Social Inclusion of People with Disabilities: National and International Perspectives by Arie Rimmerman
Social Inclusion of People with Disabilities: National and International Perspectives proposes a multifaceted approach to the topic of disability rights. Arie Rimmerman avoids the sole reliance on qualitative methods to analyse the social inclusion and exclusion of people with disabilities, differing from many existing studies that frequently relate only to access to adequate resources or conditions. This book also differs from the usual legal analysis of social inclusion and exclusion as a human rights issue, combined with the study of anti-discrimination or equal opportunity policies and legislation. Rimmerman not only uses both approaches, but also proposes an interpretation of historical and cultural roots of social exclusion of people with disabilities. This approach includes considering an in-depth view of expressions of stereotypes that are obstacles to implementation of the domestic and international policies and law.
The central thesis of this book is that the traditional stereotypes of people with disabilities are still important for understanding the context of social inclusion, even if there is growing awareness of the new disability rights. The book provides a timely discussion about implementation of the United Nations Convention on the Rights of Persons with Disabilities (CRPD) that was adopted by the General Assembly on 13 December 2006. As of July 2015, it has 159 signatories and 157 parties, which makes it one of the most ratified treaties in the human rights system. This book is one of the first publications that attempts to comprehensively assess early impressions of the CRPD’s impact. This book should be particularly interesting for students, scholars, and practitioners related to disability rights organizations, social policy, and social work.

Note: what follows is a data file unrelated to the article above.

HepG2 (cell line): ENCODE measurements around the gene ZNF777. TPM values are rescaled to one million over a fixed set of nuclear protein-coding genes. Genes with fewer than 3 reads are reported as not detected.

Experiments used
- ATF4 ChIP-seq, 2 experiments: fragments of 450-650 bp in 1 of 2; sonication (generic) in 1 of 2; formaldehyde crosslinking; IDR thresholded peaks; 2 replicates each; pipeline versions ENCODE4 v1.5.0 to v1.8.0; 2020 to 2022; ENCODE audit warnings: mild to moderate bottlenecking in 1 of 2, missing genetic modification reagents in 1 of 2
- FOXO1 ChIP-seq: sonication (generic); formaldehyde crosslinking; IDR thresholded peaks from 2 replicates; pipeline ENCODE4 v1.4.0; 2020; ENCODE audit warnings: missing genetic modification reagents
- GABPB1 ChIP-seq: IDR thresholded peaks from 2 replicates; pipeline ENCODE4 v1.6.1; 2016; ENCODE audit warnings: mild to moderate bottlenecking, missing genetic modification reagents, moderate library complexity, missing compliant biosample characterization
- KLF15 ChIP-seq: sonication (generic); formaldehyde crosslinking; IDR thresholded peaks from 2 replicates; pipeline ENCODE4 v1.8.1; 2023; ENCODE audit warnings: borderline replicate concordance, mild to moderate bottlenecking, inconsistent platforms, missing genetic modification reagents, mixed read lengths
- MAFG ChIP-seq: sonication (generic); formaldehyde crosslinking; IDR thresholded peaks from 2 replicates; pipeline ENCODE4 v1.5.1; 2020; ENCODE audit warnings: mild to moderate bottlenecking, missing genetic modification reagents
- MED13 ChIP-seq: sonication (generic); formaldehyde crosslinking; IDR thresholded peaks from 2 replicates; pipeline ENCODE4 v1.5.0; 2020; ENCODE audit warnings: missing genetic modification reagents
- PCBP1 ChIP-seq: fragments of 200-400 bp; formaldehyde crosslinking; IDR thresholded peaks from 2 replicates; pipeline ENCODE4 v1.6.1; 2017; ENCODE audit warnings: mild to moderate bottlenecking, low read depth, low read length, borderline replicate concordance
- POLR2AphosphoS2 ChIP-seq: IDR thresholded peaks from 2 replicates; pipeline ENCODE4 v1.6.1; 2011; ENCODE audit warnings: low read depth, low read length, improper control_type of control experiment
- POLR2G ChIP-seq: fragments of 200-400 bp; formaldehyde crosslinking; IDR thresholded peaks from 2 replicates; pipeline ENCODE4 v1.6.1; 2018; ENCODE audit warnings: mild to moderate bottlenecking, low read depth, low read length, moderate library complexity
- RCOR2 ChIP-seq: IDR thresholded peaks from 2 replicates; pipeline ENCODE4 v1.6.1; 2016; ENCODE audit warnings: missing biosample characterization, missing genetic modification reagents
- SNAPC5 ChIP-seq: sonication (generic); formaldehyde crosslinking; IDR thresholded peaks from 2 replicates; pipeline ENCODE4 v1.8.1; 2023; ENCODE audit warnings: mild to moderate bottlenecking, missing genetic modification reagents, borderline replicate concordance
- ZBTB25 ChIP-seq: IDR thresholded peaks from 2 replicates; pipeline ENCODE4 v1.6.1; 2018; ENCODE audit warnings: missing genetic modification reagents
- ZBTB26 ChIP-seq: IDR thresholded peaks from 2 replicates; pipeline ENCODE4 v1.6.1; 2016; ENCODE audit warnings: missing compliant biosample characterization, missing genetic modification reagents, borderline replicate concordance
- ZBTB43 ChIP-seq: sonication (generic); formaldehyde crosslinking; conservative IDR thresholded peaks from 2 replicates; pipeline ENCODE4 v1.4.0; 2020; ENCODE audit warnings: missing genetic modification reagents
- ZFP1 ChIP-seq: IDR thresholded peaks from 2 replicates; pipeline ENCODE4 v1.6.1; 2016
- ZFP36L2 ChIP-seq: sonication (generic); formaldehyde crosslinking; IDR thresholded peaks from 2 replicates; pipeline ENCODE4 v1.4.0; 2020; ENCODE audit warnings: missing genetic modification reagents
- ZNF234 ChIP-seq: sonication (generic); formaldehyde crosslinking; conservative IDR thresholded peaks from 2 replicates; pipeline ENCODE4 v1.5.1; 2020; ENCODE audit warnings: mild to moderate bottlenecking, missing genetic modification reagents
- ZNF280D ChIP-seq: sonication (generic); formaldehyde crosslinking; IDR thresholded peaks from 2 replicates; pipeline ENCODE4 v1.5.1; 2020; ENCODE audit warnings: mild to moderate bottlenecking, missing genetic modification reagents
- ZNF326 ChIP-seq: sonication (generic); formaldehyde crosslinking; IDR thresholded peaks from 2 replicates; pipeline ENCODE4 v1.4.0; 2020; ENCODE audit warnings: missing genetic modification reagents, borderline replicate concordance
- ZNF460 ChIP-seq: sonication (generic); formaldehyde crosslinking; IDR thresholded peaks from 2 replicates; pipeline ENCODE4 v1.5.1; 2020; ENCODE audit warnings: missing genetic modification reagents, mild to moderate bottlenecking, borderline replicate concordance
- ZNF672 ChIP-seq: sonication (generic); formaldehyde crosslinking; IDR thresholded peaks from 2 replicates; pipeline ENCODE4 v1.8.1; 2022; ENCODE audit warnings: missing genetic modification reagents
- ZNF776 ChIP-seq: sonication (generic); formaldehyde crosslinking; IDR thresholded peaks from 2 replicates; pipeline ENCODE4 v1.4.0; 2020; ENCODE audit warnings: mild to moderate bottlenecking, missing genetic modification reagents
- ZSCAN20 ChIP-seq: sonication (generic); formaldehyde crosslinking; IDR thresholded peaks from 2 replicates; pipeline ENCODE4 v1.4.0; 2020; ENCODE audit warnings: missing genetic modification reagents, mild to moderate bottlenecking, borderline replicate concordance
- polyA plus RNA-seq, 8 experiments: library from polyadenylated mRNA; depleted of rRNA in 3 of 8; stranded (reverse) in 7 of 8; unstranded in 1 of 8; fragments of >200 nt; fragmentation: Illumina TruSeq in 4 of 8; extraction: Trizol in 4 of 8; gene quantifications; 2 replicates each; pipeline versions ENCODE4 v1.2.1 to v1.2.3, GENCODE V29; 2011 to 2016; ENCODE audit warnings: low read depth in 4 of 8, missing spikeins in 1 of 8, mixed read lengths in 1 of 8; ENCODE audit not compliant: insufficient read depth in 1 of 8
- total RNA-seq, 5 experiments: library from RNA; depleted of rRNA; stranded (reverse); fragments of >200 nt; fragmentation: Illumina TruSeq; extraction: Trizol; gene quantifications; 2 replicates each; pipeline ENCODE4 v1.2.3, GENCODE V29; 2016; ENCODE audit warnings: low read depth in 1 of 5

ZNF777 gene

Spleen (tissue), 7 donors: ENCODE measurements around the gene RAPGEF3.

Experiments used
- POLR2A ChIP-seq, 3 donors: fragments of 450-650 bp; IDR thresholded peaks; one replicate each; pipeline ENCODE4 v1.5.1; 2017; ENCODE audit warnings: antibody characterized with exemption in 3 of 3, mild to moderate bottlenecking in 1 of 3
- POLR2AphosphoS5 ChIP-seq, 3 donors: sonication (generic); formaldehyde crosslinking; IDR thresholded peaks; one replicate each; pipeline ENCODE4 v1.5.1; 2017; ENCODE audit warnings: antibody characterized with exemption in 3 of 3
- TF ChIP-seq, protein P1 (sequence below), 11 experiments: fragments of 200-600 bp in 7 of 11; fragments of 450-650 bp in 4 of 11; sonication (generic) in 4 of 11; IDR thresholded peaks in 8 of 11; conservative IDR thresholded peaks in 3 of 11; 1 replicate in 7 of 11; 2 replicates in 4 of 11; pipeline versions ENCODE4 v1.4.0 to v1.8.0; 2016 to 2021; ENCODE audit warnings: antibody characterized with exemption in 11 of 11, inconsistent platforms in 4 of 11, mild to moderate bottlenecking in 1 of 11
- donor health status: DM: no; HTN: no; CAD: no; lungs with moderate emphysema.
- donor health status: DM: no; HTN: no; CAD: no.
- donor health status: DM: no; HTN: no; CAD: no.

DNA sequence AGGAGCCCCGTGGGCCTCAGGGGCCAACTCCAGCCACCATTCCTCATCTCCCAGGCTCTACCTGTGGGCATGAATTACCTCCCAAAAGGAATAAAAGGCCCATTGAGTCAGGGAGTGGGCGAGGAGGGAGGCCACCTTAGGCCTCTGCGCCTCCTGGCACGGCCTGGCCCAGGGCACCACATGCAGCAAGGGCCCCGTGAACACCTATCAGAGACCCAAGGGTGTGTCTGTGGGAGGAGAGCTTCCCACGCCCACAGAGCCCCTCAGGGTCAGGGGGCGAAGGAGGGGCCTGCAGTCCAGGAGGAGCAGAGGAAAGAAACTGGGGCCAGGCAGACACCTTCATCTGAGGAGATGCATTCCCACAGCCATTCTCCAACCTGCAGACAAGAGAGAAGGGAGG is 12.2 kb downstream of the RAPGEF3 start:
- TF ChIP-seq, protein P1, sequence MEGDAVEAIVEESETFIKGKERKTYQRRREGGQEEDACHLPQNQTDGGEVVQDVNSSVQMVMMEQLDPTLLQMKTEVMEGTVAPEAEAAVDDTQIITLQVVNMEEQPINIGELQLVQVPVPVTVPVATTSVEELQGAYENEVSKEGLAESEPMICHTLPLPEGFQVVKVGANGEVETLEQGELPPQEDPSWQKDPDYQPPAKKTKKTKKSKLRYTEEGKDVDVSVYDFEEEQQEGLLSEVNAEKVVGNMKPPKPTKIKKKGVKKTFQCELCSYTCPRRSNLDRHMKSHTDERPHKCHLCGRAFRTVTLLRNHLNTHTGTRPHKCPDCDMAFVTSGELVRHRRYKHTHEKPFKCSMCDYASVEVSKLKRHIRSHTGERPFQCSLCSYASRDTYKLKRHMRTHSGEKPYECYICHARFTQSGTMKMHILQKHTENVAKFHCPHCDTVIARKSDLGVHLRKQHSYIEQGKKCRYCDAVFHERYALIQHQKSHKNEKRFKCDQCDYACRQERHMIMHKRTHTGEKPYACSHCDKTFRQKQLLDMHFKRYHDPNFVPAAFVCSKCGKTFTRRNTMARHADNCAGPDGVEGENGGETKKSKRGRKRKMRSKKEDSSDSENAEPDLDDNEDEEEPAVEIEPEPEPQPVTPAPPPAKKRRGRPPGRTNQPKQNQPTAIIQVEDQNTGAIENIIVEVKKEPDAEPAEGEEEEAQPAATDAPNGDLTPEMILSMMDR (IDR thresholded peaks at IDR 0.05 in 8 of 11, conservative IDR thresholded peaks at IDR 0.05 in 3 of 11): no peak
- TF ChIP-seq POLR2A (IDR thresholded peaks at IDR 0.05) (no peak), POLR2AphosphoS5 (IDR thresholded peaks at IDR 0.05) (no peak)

Rimmerman’s work offers a clear framework of the relationship between the origin of negative stereotypes and their influence, including how they serve as obstacles to the implementation of strategies for social inclusion. The book is organized into nine chapters and divided into two parts. Each chapter contains a brief description of the topics and a summary of the most important conclusions. These two parts are like inseparable sides of the same coin; the first is more theoretical and based on historical analysis, social theory, and cultural studies. The second part shows another side of the topic by focusing on empirical cases and providing a literature review of policies and legislation. In general, the first part of the book contains basic explanations of social inclusion and disability concepts. It includes a brief history of disability, discussion about terms related to social inclusion and exclusion, and a comprehensive analysis of stereotypes of disabled people that were widely popularized by the media. The second part of the book provides a critical analysis of domestic and global social and legal strategies used to increase social inclusion of people with disabilities.